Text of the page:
The Logic of Filtering: How Noise Shapes the Sound of Recorded Music
The Logic of Filtering traces the profound impact of technical media on the sound of music, asking: how do media technologies shape sound? How does this affect music? And how did it change what we listen for in music? Since the invention of sound recording in the second half of the nineteenth century, media that transmit, record, store, and reproduce physical sound inspired dreams of perfect reproduction, but were also confronted with the inevitable introduction of noise.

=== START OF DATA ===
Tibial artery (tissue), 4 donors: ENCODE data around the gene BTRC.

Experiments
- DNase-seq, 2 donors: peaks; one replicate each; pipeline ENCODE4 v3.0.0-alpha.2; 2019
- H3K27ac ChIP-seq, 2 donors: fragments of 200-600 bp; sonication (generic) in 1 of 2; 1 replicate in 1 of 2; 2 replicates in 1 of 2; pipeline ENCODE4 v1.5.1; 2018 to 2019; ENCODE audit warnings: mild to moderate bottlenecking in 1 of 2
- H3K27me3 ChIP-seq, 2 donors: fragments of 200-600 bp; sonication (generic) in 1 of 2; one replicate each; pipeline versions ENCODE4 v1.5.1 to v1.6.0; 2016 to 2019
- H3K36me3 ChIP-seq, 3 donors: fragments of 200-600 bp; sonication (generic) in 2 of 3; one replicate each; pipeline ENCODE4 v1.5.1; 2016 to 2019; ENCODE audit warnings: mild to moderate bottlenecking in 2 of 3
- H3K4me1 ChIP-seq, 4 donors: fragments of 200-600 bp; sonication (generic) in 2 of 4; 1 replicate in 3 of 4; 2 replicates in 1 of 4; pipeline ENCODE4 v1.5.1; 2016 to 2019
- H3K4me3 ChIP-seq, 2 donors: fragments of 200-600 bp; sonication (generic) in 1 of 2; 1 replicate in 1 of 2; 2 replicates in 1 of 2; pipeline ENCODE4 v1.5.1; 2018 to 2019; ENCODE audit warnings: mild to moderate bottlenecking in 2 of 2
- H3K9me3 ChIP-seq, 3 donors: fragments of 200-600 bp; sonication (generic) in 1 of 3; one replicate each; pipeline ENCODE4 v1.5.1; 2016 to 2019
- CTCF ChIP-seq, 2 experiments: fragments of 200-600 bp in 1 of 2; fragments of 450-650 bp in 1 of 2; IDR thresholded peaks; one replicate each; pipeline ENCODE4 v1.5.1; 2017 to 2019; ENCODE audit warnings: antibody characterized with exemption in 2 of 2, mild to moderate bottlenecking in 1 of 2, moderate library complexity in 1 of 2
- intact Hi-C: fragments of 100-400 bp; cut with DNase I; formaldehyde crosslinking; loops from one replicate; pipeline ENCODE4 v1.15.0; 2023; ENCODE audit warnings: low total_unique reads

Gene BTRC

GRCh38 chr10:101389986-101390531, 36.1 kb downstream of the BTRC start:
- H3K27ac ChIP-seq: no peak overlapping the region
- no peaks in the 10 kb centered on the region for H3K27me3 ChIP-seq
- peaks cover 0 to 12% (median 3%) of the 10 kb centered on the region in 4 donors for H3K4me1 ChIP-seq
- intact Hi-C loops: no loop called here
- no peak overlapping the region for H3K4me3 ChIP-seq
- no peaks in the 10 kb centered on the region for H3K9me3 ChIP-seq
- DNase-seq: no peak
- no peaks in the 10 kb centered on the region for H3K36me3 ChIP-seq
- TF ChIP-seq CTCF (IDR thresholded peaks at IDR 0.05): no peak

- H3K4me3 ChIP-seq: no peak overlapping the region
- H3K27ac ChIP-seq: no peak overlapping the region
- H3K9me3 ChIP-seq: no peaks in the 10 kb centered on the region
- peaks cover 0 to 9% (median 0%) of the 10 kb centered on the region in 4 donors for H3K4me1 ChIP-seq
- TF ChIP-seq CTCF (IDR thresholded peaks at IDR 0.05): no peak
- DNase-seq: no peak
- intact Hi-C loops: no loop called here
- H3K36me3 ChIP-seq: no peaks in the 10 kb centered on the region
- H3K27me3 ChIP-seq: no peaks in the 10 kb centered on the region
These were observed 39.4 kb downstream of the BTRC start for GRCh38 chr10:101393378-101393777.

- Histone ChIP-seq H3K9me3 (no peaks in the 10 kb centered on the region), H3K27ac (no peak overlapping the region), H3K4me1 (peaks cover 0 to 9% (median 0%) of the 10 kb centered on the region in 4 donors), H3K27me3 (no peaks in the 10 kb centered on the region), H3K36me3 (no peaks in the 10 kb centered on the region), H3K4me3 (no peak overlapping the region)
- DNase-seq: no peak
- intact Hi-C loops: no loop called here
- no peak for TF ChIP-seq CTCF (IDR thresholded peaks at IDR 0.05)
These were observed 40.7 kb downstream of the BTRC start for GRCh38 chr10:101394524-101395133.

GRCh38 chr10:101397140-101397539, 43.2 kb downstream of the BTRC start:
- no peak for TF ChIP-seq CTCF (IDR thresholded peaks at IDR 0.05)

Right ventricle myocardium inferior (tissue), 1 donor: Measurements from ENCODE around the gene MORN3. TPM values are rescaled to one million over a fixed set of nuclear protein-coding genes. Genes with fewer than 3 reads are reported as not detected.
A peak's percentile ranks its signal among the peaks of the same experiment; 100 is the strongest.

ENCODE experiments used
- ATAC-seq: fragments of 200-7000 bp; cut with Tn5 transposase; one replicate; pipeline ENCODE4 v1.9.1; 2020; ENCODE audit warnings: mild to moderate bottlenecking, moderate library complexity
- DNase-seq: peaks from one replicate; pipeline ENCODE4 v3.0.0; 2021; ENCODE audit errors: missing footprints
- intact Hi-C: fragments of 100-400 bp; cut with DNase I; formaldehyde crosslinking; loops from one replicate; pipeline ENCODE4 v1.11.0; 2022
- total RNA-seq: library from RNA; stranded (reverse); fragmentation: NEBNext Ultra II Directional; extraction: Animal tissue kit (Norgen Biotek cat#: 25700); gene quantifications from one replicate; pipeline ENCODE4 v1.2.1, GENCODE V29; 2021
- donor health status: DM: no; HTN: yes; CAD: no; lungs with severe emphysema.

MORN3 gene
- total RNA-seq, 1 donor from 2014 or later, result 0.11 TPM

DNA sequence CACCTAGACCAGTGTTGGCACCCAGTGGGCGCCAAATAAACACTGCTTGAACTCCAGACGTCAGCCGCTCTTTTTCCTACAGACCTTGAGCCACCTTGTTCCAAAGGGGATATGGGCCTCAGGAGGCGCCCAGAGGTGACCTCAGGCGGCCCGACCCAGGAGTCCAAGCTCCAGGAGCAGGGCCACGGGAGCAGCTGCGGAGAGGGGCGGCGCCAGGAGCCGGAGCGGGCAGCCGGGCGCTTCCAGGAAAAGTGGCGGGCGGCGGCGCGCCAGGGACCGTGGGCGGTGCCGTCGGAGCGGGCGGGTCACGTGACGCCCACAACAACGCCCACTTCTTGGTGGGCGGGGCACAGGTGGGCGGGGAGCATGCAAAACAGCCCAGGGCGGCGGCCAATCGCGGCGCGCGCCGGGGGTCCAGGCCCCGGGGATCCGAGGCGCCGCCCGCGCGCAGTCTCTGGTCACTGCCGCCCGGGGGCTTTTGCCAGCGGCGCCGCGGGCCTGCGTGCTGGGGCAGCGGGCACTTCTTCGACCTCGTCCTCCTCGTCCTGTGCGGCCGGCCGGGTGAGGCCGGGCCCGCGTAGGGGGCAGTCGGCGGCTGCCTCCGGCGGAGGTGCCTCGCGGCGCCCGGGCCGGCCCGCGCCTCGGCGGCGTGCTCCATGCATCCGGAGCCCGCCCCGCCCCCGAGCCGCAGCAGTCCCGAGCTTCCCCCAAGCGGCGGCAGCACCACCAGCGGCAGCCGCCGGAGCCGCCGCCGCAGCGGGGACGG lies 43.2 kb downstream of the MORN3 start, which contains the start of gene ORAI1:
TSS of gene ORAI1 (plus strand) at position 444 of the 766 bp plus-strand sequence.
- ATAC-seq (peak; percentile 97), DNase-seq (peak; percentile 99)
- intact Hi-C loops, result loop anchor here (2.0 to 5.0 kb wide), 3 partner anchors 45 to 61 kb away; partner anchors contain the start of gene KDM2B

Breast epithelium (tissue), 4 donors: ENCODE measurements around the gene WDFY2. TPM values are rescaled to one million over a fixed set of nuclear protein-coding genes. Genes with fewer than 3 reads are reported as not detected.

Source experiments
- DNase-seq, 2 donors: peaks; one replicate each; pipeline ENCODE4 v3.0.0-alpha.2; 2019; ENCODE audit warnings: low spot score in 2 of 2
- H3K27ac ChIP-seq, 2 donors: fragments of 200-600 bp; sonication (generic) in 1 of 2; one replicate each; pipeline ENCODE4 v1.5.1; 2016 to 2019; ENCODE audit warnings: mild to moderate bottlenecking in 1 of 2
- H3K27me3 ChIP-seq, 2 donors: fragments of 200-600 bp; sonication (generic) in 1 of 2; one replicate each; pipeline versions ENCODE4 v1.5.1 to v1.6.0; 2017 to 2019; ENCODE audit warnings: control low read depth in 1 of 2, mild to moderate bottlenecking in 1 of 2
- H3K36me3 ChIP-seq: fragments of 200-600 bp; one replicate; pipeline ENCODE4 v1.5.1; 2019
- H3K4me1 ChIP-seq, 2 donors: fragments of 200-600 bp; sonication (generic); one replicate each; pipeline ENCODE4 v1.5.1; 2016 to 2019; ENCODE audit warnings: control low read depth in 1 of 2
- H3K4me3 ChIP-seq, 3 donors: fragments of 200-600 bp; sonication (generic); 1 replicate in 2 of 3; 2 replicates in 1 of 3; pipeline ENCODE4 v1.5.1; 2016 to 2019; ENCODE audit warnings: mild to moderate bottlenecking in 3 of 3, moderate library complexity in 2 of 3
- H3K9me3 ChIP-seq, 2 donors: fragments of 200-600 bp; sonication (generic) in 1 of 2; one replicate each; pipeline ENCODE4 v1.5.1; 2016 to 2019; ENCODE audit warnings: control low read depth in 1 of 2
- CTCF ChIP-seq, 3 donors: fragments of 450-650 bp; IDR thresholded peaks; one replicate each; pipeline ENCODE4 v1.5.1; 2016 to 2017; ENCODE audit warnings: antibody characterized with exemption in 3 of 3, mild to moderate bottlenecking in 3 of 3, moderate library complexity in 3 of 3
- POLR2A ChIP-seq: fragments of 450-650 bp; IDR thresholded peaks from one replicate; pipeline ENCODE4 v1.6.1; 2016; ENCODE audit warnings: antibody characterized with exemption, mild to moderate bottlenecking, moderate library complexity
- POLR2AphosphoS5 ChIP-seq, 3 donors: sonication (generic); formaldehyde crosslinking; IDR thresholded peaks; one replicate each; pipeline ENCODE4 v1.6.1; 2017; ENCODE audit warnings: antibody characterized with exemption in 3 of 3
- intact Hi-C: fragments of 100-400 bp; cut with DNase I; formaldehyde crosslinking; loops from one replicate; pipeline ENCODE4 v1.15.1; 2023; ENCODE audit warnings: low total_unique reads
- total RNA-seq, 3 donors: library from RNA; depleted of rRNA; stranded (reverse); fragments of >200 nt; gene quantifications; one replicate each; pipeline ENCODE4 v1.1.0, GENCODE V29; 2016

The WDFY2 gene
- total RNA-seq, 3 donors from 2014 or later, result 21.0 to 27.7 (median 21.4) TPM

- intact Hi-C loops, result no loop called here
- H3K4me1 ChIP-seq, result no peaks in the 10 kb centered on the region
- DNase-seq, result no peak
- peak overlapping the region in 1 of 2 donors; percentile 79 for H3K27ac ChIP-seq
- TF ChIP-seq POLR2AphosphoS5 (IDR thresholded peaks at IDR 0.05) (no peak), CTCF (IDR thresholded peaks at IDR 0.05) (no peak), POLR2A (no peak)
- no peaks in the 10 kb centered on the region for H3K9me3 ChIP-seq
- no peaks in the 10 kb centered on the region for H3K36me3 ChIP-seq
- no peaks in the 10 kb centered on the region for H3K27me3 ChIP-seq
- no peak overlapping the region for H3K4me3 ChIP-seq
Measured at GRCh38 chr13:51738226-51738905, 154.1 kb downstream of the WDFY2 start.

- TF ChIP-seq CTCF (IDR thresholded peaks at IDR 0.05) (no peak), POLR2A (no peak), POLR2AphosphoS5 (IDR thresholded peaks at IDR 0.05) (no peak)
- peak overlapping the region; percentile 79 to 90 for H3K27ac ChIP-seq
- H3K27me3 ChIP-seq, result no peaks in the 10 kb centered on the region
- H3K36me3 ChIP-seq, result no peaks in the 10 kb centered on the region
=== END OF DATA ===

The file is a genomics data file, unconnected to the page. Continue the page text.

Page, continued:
Based on a wide range of historical, technical and theoretical sources, author Melle Jan Kromhout explores this one hundred and forty-year history of sound media and shows why noise should not be understood as unwanted by-effect, but instead plays a foundational role in shaping the sonic contours of recorded music. The Logic of Filtering develops an extensive media archaeological analysis of the ‘noise of sound media,’ encompassing all the disturbances, distortions, and interferences that these media add to the sounds they reproduce. It thereby stands to enrich our understanding of the way in which sound media changed and continue to change the sonorous qualities of music, and offers new perspectives on the interaction between music, media and listeners.